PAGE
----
The patient was 41-year-old, male with a diagnosis of giant chondrosarcoma of the pelvis and femur. He had undergone a hemiarthroplasty of his right hip due to a low energy trauma three years ago in another orthopedics and traumatology center which we presumed to be due to a pathological fracture. He had enlarging gluteal and thigh mass since then and was referred to us with the diagnosis of possible malignant bone tumor. His MRI of the pelvis and thigh revealed a lobular, heterogenic and hypo intense huge mass starting from the trochanteric area to the shaft of the femur in T1 weighted images. His biopsy revealed chondrosarcoma and limb sparing surgery but with the possibility of external hemipelvectomy was offered to the patient, whom then lost to follow up. Later, he presented to us with a pathological femur fracture and total femoral reconstruction with total femur tumor prosthesis and pelvic reconstruction using ice-cone prosthesis was done after total femur resection and internal hemipelvectomy.

The patient was doing well until he presented with a fistula at his distal thigh after six months postoperatively. His culture revealed Acinetobacter baumanni. Her CRP level was 23 mg/dL (normal value is less than 1) and ESR was 82 mm/h. He was operated on with the diagnosis of periprosthetic infection. The total femoral mega prosthesis was completely disassembled and extensive debridement with polyethylene liner changing was done. After re-sterilization of the whole femoral prosthesis in a sterilization unit, it was re-implanted. However drainage persisted one week after the procedure. Then, he was operated again with changing polyethylene liners and resterilization of the femoral component. But this time VAC instill (VAC Instill®, Therapy system-KCI Medical, San Antonio, Texas, USA) therapy had been started (Figure 1).

A negative pressure of 200 mmHg was applied for two days and then the pressure was decreased to 125 mmHg with 12 cycles of instillation per day (dwell time: 30 minutes) using polyhexanide biguanide (PHMB + Betaine) wound irrigation solution [Prontosan® B.Braun Medical, Melsungen, Germany]. One week later, drained fluid was serous in nature and the sponges were removed under general anesthesia with additional debridment and new sponges were put in. The wound was clean and well granulated (Figure 2). The cultures of the sponges were negative. At the following week, his sponges were removed again and the week after primary closure was done. His inflammatory markers decreased to normal values {C-reactive protein (CRP) was 0,6mg/dL and erythrocyte sedimentation rate (ESR) was 15mm/h}. He is well 12 months of postoperatively with no signs of infection.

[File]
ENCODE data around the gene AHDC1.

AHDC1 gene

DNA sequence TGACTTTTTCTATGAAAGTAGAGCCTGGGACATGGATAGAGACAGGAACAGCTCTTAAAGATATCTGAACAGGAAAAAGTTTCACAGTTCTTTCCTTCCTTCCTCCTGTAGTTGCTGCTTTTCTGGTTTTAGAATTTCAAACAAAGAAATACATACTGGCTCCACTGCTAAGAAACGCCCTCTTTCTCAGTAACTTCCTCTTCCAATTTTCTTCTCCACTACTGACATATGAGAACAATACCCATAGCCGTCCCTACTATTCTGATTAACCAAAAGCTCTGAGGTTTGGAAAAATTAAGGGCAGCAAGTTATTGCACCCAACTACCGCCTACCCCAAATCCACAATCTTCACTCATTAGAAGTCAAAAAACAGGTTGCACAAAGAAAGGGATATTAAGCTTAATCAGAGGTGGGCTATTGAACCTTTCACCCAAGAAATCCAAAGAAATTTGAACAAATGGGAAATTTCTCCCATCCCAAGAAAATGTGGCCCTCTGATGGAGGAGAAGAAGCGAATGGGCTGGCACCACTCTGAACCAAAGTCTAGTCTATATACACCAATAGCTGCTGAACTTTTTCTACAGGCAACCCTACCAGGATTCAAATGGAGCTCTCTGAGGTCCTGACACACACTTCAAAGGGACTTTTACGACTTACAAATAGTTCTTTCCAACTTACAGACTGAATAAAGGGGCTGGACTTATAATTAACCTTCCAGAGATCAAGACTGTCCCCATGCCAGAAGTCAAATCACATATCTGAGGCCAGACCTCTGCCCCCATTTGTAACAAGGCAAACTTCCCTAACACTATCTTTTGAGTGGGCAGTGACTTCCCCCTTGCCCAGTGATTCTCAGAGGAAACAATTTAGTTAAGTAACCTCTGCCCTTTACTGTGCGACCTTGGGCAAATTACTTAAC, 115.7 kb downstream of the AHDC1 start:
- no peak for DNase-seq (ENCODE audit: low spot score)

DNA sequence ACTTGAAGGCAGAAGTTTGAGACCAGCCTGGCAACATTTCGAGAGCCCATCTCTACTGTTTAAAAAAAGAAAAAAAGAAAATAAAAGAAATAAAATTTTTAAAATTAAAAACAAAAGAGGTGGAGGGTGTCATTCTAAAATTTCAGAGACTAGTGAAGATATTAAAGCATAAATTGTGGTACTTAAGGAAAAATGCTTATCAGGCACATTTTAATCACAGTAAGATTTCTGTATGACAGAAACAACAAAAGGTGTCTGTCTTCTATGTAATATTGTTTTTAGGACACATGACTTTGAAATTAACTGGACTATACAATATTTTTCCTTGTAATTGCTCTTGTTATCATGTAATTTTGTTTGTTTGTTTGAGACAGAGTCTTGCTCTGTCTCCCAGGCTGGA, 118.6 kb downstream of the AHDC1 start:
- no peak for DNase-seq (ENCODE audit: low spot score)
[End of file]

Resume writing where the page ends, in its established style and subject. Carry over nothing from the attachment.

Case 2
The patient was 72-year-old woman with the diagnosis of chondrosarcoma of proximal femur. She had a fracture of her right proximal femur after a fall and a proximal femoral nail was applied in another clinics. However, her pain increased gradually and her fracture did not heal six months after the operation with no signs of infection. So they had planned a revision operation during which they recognized pathological tissues which was consistent with chondrosarcoma as shown by pathology results. Afterwards, she had been referred to our clinic. Her MRI of the femur revealed a hypo intense and heterogenic lesion in T1 and lobular hyper intense lesions in T2 weighted images. The patient was operated with wide resection and removal of the proximal femur including the diaphysis and implantation of proximal femur mega prosthesis. She was lost to follow up after the operation; and she returned to our clinic three months postoperatively with the symptoms of intense pain and swelling of the thigh and high fever. Her CRP level was 17mg/dL (normal value is less than 1) and ESR was 90 mm/h. An aspiration of the thigh revealed purulent fluid and her culture displayed methicillin resistant staphylococcus aureus (MRSA) proliferation. She was operated with the aim of eradication of infection without removal of femoral prosthesis. The proximal femoral prosthesis was completely disassembled and extensive debridement was done following resterilization of the prosthesis in sterilization unit. The prosthesis was subsequently reimplanted. Additionally VAC instillation therapy was started (VAC Instill®, Therapy system-KCI Medical, San Antonio, Texas, USA) (Figures 3 and 4 ).